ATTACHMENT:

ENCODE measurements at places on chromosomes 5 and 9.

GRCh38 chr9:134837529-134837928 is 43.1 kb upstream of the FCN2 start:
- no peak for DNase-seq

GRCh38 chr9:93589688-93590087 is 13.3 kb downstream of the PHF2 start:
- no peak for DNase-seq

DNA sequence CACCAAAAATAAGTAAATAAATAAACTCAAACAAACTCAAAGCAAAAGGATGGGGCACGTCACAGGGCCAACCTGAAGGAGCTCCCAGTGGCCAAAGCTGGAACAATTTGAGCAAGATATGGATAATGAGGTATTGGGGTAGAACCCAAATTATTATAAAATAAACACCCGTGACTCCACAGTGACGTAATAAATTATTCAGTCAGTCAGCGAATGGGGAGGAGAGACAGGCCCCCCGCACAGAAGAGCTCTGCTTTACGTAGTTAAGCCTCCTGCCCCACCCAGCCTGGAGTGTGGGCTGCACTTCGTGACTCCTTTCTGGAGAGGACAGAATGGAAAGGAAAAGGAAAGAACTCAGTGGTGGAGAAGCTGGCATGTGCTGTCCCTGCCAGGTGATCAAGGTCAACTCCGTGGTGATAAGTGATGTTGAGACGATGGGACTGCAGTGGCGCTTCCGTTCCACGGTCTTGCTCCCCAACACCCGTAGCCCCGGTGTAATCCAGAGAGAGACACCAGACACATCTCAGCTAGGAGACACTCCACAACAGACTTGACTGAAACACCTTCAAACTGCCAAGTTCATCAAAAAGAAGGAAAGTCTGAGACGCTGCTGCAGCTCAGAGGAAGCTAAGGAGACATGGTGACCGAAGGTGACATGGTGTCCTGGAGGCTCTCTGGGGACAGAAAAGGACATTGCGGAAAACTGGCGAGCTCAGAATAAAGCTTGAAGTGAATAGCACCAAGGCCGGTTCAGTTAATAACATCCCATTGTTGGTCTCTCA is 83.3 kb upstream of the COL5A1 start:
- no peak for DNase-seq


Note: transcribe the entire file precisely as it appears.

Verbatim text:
ENCODE measurements at places on chromosomes 5 and 9.

GRCh38 chr9:134837529-134837928 is 43.1 kb upstream of the FCN2 start:
- no peak for DNase-seq

GRCh38 chr9:93589688-93590087 is 13.3 kb downstream of the PHF2 start:
- no peak for DNase-seq

DNA sequence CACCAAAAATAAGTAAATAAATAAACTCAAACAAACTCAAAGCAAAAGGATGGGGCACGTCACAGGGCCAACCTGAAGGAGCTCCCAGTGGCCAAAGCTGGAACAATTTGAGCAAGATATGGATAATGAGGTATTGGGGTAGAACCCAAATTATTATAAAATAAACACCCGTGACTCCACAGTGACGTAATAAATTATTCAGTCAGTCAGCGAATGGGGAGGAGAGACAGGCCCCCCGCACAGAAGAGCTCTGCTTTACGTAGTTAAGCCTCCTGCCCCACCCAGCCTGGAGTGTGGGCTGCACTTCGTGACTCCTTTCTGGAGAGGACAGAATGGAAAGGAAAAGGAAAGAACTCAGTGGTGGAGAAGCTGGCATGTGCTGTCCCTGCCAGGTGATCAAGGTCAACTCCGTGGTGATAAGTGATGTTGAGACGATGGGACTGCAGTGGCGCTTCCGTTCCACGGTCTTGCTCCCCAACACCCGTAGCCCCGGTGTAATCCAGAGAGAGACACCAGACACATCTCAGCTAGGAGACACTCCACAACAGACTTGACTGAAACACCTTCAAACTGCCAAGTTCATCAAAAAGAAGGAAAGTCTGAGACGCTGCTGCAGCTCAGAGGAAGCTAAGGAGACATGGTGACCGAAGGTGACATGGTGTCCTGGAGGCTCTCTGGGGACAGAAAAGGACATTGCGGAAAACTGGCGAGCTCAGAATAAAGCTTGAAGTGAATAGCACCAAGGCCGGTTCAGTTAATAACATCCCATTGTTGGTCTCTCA is 83.3 kb upstream of the COL5A1 start:
- no peak for DNase-seq